Tuesday, May 16, 2006

This is How I Do School Work

Sometimes the sun gets so strong when it’s setting that if you look straight at it, it hurts your eyes for a moment. But only a moment because then your eyes get used to it and like the way it hurts. Stare at the sun enough and you won’t see anything else. You can look at anything else you want but you won’t see past the greenness of leftover sun. It’s a way to get rid of what you have to do. I recommend it over other forms of neglect because it doesn’t have any medical risks I can think of. That doesn’t mean that there aren’t any, blindness is probably one of them, but I don’t know that so I can’t say. The same way you can stare at something with your sun-bleached eyes and you won’t be able to see it. If you can’t see it, you can’t do it. It must not be there. Stop doing work and stare into the sun. I suggest that you challenge it. Personally, I’d challenge it to a duel to the death. We all know the sun’s too coward to come down here and fight it out anyway. It’s either that or it gets all up in its “responsibility” toward the Earth to take off any time for fun. Silly sun, doesn’t it know that if all you ever do is work you won’t get the work done? Set a number of short-term goals and with each you’ll get closer to your unspoken, unseen goal for the long run. I probably shouldn’t talk, I’m only writing this because I have work to do and don’t want to do it. Or rather, can’t do it. It’s kinda hard to do work when all you see in front of you is a great green blob of leftover sun on your computer screen.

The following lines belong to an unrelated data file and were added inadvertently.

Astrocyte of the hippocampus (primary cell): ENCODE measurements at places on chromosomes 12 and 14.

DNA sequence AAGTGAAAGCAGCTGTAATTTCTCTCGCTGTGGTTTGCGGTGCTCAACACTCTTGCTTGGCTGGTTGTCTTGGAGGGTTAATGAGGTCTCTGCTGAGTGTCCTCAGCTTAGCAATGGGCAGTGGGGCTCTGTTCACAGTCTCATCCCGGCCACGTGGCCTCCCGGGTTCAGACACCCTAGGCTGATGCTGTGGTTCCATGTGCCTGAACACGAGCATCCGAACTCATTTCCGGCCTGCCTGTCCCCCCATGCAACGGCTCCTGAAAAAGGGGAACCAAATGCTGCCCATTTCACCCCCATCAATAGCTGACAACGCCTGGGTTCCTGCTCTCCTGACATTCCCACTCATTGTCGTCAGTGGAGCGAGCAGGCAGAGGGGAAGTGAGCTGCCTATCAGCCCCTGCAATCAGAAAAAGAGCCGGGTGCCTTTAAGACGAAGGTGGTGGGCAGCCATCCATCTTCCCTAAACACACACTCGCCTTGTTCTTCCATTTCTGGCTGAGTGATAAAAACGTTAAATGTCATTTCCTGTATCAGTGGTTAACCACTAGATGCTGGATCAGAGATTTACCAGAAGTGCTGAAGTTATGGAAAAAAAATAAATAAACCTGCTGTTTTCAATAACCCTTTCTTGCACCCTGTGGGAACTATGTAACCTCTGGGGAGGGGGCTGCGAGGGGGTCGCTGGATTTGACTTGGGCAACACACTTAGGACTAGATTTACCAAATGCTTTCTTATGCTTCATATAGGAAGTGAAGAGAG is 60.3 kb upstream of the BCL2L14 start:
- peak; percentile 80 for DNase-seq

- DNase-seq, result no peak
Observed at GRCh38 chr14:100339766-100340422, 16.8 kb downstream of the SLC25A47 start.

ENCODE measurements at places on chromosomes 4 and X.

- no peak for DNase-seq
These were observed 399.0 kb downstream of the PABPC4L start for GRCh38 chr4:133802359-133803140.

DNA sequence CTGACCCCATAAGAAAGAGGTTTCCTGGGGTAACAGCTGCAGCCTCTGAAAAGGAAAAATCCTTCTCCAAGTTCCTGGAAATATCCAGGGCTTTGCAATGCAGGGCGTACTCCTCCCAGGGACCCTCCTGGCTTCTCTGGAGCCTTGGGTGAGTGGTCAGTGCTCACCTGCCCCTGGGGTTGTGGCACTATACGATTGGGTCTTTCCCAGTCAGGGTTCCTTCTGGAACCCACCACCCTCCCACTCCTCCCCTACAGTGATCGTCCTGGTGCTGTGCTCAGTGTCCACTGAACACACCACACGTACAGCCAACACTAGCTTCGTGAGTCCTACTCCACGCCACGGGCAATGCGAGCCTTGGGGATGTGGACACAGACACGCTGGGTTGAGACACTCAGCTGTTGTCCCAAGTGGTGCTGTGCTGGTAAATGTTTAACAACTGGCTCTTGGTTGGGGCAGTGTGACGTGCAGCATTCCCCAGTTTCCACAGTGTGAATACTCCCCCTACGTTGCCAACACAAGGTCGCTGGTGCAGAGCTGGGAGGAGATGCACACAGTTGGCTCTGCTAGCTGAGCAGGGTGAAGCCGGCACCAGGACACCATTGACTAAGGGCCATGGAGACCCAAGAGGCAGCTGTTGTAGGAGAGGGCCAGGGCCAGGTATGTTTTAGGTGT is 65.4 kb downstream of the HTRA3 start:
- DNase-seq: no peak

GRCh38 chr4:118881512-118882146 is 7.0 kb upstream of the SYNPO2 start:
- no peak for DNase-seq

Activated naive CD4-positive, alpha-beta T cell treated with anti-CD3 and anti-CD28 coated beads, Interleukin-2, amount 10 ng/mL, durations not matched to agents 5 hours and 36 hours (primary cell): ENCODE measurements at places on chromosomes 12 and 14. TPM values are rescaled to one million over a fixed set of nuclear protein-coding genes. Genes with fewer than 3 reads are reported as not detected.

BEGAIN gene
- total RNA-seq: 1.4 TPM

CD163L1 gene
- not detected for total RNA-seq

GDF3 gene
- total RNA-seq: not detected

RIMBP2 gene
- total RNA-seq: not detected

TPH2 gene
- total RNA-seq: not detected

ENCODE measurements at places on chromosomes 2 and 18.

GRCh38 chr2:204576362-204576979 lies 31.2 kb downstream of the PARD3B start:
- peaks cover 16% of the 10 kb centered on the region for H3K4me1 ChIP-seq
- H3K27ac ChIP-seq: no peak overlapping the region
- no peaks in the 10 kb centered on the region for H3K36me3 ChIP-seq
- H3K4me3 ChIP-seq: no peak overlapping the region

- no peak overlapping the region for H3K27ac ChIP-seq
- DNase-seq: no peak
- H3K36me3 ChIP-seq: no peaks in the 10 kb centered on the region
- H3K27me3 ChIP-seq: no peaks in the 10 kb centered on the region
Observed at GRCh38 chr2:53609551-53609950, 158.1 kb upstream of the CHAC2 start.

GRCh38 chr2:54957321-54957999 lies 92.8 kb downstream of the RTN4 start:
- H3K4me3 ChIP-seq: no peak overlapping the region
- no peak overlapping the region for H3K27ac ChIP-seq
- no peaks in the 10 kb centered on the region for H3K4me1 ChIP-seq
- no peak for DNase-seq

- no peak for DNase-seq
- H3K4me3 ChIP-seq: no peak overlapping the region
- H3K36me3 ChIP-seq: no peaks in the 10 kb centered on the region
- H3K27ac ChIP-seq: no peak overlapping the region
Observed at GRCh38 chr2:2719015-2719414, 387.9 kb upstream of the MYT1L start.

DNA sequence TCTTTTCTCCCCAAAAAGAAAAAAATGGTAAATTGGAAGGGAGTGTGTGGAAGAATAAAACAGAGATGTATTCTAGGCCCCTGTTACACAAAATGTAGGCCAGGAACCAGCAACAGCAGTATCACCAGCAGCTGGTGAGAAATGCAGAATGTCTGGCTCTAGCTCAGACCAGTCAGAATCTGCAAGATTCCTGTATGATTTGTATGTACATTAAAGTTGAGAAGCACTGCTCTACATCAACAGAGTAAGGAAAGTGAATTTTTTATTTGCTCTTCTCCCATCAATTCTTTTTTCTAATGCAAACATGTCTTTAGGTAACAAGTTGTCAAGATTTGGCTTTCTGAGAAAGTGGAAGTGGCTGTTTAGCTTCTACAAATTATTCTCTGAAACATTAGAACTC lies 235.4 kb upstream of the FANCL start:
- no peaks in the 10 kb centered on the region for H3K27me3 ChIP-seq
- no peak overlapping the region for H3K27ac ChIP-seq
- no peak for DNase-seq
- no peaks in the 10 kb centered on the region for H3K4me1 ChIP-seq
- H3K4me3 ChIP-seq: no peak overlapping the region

1 original thoughts out there

Blogger XVI (R) - NY said...

Actually, staring at the sun for two long can definately make you blind. The eye works a lot like a camera, in that at the back of the eye (the retian) there are milions and millions of pixel-like photoreceptors called rods and cones. When a photon of light activates a photoreceptor, it chemically alters the rhodopsin, a primary component of the molecule, which then breaks off and enters the lateral geniculate nucleus (LGN). The photoreceptors must then regenerate before they can be used again. This is what causes "after-blindness," the white spot you cant see past after staring at bright lights. Generally speaking, the receptors have no problem reforming, but tha catch is this: Other receptors must be activated to signal the brain to create more rhodopsin. If you fry ALL of your retinal photoreceptors by staring athe sun for too long, then the signal cannot be sent and the receptors are not repaired, leading to blindness.

I loved Psy 65.1: Perceptual Psychology...

Wednesday, May 17, 2006 6:20:00 PM  

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